I don’t think I need to ramble and rant about quality vs quantity here, but I will (I’ll keep it short, don’t worry).

When advising brands on how to manage a twitter account, the question of ROI always comes up, and it’s intricately linked to the management strategy, specifically, how you decide with whom you should follow and engage. The concern often regards numbers – “But I can only talk to X amount of people a day,” “There are a million people mentioning my brand, how do I determine which ones I should follow?” “How many followers should we aim to have at the end of the campaign?”

This is where I scoff pretentiously and say, you would rather have 1000 followers that are excited to interact with you and actively advocate for your brand, than have 10,000 followers who you garnered by giving away a free vacation to someone who used your hashtag. [Again, not trying to say these types of promotions don’t have their place – they do, and it’s usually when launching an account and should be designed to raise awareness. But that’s all – and that’s not usually necessary for big – household name – brands.]

So what about when you’re not launching a campaign or raising awareness for a new social media presence? What about the preexisting fans and followers – the ones who decided to interact with a brand on social platforms because they actually like the brand – the products, the philosophy, what it stands for? The ones social media is really all about.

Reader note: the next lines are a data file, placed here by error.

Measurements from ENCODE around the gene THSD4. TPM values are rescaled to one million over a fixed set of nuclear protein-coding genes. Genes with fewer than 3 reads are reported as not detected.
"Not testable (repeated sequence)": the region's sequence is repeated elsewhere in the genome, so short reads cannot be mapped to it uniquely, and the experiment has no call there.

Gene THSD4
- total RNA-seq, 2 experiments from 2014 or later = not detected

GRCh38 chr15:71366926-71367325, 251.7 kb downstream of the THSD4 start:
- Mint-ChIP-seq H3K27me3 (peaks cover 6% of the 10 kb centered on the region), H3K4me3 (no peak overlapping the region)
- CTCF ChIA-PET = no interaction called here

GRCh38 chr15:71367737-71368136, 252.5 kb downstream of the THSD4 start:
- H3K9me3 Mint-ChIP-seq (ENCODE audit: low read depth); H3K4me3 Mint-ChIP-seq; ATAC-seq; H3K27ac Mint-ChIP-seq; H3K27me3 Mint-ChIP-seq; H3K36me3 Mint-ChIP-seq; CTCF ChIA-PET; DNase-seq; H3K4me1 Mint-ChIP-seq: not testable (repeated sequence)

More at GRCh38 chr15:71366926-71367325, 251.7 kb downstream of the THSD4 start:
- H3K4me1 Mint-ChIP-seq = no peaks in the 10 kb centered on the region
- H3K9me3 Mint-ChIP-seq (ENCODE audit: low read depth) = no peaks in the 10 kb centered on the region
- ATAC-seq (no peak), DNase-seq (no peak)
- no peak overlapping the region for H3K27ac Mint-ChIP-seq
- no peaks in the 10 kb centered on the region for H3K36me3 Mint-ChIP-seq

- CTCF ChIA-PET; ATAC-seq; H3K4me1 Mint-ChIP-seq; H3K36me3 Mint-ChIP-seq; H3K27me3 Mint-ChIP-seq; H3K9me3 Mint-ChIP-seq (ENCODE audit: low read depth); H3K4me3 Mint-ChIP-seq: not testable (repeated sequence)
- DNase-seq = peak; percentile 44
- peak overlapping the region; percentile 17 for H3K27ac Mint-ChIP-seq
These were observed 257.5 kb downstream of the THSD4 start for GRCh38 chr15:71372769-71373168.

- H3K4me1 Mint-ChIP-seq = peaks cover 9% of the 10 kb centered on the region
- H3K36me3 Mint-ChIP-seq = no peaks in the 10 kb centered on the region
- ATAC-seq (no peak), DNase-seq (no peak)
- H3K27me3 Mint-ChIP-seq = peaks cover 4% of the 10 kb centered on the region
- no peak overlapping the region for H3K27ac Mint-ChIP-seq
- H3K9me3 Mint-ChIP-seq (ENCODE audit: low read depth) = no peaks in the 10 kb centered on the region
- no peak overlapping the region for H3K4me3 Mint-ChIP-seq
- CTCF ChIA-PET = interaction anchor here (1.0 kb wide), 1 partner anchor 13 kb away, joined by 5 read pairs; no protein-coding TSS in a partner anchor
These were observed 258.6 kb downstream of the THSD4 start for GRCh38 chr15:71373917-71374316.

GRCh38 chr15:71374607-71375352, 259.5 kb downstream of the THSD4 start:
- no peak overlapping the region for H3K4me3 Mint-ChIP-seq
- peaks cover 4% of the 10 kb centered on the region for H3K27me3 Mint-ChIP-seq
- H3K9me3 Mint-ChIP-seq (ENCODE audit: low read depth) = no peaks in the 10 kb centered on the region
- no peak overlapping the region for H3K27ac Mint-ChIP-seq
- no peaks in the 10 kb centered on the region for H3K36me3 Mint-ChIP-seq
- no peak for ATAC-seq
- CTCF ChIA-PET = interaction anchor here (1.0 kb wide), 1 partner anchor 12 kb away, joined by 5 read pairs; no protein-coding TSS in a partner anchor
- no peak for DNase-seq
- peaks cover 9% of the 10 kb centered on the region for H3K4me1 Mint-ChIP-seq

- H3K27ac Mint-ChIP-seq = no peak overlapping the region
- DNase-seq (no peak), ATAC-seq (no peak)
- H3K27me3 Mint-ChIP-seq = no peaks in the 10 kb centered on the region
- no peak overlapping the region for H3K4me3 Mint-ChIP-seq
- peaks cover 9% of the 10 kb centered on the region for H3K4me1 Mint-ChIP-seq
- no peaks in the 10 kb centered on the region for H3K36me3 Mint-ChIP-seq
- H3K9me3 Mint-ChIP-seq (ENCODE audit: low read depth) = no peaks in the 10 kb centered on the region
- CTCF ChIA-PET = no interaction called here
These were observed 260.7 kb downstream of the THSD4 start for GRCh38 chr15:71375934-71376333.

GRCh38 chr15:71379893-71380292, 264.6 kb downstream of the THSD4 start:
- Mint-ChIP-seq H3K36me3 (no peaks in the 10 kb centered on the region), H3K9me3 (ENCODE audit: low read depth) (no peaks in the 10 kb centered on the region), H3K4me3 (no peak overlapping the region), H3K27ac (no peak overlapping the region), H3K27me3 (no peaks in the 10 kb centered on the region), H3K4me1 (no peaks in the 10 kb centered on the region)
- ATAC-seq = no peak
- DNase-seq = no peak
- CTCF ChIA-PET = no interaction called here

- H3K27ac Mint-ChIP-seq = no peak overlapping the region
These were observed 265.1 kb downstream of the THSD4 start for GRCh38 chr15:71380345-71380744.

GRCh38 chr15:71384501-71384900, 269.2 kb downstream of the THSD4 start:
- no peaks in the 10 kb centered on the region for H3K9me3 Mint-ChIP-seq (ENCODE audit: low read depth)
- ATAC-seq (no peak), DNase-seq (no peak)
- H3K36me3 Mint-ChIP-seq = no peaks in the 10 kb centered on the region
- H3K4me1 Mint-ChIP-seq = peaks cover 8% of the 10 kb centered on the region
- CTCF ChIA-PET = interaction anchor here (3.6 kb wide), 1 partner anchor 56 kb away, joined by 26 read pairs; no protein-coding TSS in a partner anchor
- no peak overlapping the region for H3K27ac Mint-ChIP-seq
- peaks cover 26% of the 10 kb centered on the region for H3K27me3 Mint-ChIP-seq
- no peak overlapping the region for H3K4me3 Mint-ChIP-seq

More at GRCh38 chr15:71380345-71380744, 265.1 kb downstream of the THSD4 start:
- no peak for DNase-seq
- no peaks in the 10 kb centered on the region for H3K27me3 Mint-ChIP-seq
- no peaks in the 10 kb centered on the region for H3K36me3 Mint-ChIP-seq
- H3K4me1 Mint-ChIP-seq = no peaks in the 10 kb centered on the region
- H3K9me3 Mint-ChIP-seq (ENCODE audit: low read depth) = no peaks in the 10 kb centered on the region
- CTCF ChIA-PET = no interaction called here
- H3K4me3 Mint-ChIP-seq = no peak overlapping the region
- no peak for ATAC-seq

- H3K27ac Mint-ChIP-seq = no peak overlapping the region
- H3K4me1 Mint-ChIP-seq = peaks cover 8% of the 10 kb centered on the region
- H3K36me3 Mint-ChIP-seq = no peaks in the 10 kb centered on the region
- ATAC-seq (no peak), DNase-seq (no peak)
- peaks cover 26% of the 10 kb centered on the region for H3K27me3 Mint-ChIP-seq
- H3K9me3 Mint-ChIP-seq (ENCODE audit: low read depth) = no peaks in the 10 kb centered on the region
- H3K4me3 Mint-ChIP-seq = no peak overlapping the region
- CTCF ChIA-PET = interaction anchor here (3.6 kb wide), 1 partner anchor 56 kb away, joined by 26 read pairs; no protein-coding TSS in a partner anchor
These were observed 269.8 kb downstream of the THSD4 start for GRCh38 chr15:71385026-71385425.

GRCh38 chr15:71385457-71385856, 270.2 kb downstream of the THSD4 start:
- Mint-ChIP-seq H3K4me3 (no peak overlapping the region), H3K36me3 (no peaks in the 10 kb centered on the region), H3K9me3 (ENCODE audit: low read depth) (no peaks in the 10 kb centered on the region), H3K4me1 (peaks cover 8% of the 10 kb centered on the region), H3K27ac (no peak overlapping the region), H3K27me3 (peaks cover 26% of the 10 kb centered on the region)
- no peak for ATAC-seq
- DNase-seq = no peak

Well, all that goes out the window when extrinsic drivers usurp those, valuable, authentic, sincere, innate motivators. A consumer can relate to a producer based on that organization’s brand, not overtly obvious tactics designed to influence purchasing behaviors. The consumers that relate to your brand are the ones that will advocate for you and are therefore the people to whom your efforts should cater, at least insofar as that you don’t abuse their patronage or dismiss their value in light of the appealing and alluring mega-growth (read: meaningless numbers) factor.

Based on the overjustification principal, I would go so far as to say that superficial external rewarding hinders the true potential that social media offers to brands. By actively devaluing the intrinsic motivation that drives consumers to fan or follow (or otherwise engage and interact with) brands (and their content) in the first place, there is a conscious sacrifice of quality for the sake of quantity. Artificial, manufactured growth via fast and easy methods in lieu of the organic growth achieved by brand evangelists who can, and do, influence their peers and legitimately impact consumer behaviors.

The idea of rewarding and incenting behavior probably predates any formal study marketing. However, in my opinion, gimmicky rewards have become so commonplace in social media marketing, too often are brands relying on them as long term strategies instead of for what they actually are, namely, conversation starters.